It’s early September 2020. As Brazil records an average of 850 deaths a day from Covid-19 infections, no outdoor activities are allowed on the beaches of Santos, a coastal city south of Sao Paulo.
In the face of public hostility and media scrutiny, he must find a way to keep practicing.
He asks his old team Santos if he can use their facilities.
You grant him access immediately. But there is one key issue that is shockingly ignored: Robinho’s 2017 conviction for taking part in a gang rape in Italy and a nine-year prison sentence which he has unsuccessfully appealed and subsequently refused to return to Europe to complete.
The man who was once Britain’s most expensive footballer (since 2008 for £32.5million at Manchester City) had become a free agent after leaving Turkish club Istanbul Basaksehir and was able to work almost every day in his Beetle at the Santos training ground be seen.
His presence was welcomed by many of the club’s officials, players and fans, who seemed hopeful of persuading him to sign for them for the fourth time in his career.
Santos would actually finalize a five-month deal a month later, announcing his signing on October 10, the same day Brazil celebrated its “National Day to Combat Violence Against Women.”
The step caused an outcry.
Bancada das Sereias, a feminist collective founded by Santos fans, later told Placar magazine: “We need our voice to be heard. We, the women fans of Santos, don’t want him at the club.”
When a sponsor ended a contract over the signing and several others protested, saying it was disrespectful to women, Santos suspended his contract, stating that the player would “focus on his defence”.
That ended last week when Robinho lost his latest appeal against a conviction for involvement in the 2013 gang rape of a then 23-year-old Albanian woman at a Milan nightclub and his prison sentence was upheld by Italy’s top court.
Despite the public outcry, one of the pitches at Santos’ youth academy is still named after him and his picture can be found in several spots at the Vila Belmiro stadium.
So far, no member of the association’s board has come forward to speak about it.
“I’m not the president anymore so out of respect the current government should deal with this issue,” former chairman Orlando Rollo, who brought Robinho back in 2020, told BBC Sport.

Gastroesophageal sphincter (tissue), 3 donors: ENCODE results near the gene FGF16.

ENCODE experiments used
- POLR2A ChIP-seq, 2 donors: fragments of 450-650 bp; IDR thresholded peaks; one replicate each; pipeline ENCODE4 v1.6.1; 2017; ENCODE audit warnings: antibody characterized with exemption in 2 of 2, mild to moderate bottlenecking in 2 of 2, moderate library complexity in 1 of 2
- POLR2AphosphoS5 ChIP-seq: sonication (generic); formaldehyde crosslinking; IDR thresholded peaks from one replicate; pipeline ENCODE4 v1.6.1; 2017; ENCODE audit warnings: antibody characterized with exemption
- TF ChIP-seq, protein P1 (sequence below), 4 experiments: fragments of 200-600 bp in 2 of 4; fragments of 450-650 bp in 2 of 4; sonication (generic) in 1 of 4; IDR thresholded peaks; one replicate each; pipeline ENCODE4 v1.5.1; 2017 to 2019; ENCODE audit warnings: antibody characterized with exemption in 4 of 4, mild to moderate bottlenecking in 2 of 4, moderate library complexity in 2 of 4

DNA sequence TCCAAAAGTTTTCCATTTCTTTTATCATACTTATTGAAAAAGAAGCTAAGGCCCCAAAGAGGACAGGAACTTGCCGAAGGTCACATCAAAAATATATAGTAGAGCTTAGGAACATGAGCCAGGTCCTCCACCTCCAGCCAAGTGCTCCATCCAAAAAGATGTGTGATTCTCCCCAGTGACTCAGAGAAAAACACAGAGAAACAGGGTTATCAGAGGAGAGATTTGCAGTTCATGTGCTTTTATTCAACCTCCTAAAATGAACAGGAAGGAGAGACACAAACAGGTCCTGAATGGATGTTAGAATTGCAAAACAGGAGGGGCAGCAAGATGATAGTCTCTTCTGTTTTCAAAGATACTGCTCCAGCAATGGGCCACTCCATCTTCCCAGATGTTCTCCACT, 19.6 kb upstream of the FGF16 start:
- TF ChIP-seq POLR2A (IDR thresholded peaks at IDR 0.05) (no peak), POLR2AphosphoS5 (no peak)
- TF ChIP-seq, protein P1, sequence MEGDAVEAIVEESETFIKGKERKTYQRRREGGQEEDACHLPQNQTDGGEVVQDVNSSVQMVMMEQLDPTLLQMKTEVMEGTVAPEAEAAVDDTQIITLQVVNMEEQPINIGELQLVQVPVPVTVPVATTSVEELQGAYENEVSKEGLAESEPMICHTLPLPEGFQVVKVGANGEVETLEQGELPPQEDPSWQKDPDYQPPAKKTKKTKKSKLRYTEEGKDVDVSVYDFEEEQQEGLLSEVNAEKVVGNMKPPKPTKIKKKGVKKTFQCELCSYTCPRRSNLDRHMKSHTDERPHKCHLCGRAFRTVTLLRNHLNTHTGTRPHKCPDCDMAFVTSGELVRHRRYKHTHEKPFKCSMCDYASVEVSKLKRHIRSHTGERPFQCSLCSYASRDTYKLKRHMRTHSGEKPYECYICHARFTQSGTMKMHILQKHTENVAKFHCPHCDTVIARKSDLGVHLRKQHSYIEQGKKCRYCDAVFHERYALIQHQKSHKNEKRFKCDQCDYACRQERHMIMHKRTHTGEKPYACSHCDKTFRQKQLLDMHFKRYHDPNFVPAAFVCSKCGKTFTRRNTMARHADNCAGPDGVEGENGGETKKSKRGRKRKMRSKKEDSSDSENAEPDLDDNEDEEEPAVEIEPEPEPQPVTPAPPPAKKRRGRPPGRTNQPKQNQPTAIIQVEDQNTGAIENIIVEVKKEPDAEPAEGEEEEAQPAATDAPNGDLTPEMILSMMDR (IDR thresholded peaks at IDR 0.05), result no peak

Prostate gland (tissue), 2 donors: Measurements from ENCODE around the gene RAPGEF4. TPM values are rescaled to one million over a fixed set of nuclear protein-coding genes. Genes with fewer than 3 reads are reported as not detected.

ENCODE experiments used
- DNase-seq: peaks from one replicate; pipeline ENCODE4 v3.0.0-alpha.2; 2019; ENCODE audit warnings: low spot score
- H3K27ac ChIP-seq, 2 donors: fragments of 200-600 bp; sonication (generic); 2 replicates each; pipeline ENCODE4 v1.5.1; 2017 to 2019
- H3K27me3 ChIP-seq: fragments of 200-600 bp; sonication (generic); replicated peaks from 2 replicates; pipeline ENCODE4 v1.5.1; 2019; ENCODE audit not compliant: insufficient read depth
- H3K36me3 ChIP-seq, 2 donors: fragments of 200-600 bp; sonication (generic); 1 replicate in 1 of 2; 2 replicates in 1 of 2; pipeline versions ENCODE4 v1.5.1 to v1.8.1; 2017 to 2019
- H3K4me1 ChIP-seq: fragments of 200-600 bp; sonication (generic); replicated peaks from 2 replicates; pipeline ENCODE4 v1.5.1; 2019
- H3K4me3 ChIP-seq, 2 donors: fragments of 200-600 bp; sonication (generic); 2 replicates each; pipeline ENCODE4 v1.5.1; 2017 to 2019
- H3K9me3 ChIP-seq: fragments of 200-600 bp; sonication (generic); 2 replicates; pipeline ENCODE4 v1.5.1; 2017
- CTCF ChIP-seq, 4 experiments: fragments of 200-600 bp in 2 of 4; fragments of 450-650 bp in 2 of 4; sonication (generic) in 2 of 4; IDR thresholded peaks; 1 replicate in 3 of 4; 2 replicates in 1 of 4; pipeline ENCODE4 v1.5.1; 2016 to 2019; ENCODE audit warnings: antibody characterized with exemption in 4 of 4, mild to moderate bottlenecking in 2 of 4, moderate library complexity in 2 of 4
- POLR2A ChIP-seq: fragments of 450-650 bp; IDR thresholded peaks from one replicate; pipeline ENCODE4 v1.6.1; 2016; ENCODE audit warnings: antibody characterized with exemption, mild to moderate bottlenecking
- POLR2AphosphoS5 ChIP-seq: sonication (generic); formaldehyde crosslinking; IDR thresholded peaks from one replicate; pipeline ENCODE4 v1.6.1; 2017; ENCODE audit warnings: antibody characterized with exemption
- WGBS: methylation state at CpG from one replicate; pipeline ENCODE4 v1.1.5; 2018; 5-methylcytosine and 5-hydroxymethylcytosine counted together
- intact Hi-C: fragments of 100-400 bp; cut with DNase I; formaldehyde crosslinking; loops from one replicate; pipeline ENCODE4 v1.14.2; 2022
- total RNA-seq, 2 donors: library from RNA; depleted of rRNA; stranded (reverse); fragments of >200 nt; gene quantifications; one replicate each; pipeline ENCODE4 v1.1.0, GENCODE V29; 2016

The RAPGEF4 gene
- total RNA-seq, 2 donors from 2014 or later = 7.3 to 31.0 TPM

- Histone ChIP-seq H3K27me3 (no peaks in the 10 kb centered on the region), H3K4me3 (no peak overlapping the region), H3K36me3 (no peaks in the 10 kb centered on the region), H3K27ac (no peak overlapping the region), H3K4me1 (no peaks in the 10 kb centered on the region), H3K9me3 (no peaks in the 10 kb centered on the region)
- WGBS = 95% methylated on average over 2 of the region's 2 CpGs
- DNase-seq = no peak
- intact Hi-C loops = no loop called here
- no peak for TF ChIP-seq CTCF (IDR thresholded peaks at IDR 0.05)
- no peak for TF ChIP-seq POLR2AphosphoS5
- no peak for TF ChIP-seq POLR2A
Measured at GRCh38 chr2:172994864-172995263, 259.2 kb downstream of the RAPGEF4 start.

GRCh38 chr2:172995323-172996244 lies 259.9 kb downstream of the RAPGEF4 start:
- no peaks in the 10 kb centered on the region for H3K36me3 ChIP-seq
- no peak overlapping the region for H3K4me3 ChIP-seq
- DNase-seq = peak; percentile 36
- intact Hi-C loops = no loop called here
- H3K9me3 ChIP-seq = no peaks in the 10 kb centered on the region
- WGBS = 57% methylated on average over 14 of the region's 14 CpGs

Robinho is now set to be added to Interpol’s wanted criminals list.
The man, crowned 100 times by Brazil and a two World Cup veteran, was nowhere to be seen in public after spending the past few months posting only family pictures and Bible verses on social media.
It is unclear whether he will play again. But the much bigger question remains: will he ever serve out his sentence?
Much to the annoyance of those who wish to see Robinho punished, the answer to this question may well be no.
Italian authorities have indicated they will seek the 38-year-old’s extradition, but he is unlikely to serve his sentence as Brazil does not extradite its own citizens.
If he stays in Brazil, the Italians have announced they will request that his prison sentence be served in his home country’s judicial system. But that’s out of her hands.
However, his likely inclusion on Interpol’s most wanted list means that the moment he invades one of the other 194 countries with an agreement, he could be arrested and extradited.
Robinho has not addressed the court case publicly and has decided not to attend any of the hearings for nearly six years of court cases in Italy.
Instead, he tried to live his life as normally as possible.
On Christmas Eve 2021, weeks before his final appeal was due to be heard in Italy, Robinho was pictured alongside Neymar during a visit to the home of the Paris St-Germain striker’s grandmother.